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Contact AMIEU Victoria

Victoria Office
62 Lygon Street
Carlton South
Vic 3053 Australia
Tel: 03 9662 3766
Fax: 03 9662 9549


Noel Washington

"The last thing I want to do is go to jail," says Noel. "But there are bigger things at stake here. Workers' rights for one. And in the building industry, we don't have them."

ACTU Campaign

Howard wants to destroy your rights Find out about the ACTU Campaign

Despite the Howard Government
Despite the Drought
Despite the Heat
The Butchers' Picnic on 17 January 2007
Was a Successful Day

The Union Effect

The Union Effect

The most effective tool that we have in ensuring good health and safety at work is trade unions, because organised workplaces are safer workplaces.

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AMIEU supports Injured Workers

WorkCover Rallies and Public Meetings
ACCS 460 Lonsdale Street, Melbourne
1.00pm 12 November 2008
Geelong TLC 127 Myers St Geelong
4.00pm 18 November 2008
Country Comfort Inn 525 Raglan Pde Warrnambool
7.00pm 19 November 2008
Cambridge Integrated Services 390 LaTrobe St Melbourne
1.00pm 24 November 2008
Find out about what unions consider is needed on the new VTHC Website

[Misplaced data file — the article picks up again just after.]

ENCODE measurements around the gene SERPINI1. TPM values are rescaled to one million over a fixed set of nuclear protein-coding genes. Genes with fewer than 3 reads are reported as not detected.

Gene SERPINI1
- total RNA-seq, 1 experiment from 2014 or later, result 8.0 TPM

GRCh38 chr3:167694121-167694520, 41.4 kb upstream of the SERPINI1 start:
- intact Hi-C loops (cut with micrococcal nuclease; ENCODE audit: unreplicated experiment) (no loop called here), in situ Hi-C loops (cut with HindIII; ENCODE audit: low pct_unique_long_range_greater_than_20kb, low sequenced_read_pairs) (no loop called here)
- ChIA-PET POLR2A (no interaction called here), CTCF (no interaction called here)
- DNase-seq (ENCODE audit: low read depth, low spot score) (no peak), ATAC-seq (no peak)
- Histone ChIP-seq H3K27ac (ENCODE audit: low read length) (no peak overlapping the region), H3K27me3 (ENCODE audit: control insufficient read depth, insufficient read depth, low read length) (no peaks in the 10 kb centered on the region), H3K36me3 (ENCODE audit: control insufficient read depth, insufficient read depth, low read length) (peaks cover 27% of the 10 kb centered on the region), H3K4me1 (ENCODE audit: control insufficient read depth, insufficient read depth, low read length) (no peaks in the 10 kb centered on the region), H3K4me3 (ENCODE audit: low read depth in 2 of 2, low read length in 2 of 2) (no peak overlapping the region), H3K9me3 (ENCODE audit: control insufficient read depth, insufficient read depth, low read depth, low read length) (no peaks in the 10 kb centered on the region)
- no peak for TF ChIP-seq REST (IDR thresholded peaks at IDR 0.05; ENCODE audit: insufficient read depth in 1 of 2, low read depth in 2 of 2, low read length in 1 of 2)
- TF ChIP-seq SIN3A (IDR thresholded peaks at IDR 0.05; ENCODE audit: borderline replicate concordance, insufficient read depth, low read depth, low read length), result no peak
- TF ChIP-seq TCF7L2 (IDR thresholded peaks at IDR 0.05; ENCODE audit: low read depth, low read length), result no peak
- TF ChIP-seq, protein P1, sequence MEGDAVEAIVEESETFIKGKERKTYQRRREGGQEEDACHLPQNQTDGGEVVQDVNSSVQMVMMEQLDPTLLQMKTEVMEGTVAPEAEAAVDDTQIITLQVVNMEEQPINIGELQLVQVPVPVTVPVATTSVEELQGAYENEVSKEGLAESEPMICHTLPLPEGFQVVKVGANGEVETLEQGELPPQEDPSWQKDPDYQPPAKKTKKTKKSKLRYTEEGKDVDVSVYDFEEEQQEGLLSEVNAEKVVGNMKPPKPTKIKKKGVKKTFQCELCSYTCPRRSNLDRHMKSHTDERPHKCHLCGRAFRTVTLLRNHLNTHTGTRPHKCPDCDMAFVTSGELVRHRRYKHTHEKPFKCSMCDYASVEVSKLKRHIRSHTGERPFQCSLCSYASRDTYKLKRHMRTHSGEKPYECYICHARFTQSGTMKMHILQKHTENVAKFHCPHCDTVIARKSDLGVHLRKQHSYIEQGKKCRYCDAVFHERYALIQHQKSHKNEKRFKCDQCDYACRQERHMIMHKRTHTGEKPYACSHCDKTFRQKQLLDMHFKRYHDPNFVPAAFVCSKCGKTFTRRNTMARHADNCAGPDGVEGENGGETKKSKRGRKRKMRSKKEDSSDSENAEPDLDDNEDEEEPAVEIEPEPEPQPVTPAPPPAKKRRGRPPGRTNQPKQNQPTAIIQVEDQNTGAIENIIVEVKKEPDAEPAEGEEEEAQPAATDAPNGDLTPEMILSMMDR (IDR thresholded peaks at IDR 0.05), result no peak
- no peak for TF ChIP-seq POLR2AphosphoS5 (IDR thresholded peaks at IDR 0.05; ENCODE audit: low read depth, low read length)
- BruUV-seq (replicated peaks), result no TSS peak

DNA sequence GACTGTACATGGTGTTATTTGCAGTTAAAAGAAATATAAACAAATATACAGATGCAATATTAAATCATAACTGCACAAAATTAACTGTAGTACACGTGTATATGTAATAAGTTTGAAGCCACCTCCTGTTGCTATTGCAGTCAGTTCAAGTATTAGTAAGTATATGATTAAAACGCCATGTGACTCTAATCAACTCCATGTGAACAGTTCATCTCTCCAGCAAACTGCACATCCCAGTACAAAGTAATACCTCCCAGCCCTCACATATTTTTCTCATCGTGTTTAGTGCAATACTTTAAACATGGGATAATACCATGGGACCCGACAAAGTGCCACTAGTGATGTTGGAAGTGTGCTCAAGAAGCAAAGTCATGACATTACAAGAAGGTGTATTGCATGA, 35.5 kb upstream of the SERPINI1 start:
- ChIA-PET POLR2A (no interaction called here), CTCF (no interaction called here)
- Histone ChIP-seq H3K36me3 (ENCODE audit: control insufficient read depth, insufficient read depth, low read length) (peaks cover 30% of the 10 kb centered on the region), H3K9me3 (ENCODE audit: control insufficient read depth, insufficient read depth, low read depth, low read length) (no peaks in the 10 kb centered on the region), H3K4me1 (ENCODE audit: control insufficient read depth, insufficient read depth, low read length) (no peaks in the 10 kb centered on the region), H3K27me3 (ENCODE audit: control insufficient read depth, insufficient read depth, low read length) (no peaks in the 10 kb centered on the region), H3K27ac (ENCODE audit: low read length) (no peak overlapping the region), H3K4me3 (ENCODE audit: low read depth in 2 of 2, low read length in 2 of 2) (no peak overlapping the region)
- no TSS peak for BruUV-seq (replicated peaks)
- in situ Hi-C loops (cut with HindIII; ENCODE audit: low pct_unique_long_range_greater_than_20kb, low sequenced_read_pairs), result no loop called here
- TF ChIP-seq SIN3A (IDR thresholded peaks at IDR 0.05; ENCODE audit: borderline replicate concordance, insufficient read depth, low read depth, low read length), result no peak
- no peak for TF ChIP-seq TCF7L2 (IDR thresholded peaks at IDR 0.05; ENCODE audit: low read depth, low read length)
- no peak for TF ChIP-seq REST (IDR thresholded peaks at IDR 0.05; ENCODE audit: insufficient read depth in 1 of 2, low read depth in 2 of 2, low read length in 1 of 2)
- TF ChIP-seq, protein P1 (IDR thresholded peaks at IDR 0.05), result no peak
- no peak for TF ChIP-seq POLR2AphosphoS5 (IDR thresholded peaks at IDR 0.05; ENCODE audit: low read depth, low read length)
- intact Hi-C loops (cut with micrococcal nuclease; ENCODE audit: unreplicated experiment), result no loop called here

Send a letter to the politicians - ALP Parliamentarians
Forward to fairness

Forward to Fairness Policy Becomes Law


Following promises made during the recent Federal election campaign, the Rudd government has brought into effect a law which will modify some of the worst aspects of the Howard government's Work Choices legislation.  Thw Workplace Relations Amendment (Transition to Forward with Fairness) Act 2008 commenced operation on 28 March 2008.  Its main features are the following:

Stolen Wages

Qld Council of Unions says that Bligh Government fails indigenous workers

Australasian Meat Industry Employees Union

Meatworkers have enjoyed a history and a culture of unionism

This has been built over many years and has continued from generation to generation.  Work in meatworks and associated workplaces has always been physically hard, dangerous and skilful.  Without the strength of organized labour it would undoubtedly be more dangerous and have stayed poorly paid as well.

Most of the conditions and wages many now enjoy were the result of the unity and industrial action (strikes etc) of workers over many years before them.  All the major sheds through the Sixties, Seventies  and Eighties were one hundred percent unionised and were therefore able to put up a united front against powerful employers who would otherwise have exploited them.  In Victoria particularly, the AMIEU led the way in the establishment of industrial awards, which many now take for, granted.  Things like equal pay for women, long service leave, Superannuation, redundancy, annual leave, sick leave and public holidays were established and developed by the union, backed up with united industrial pressure.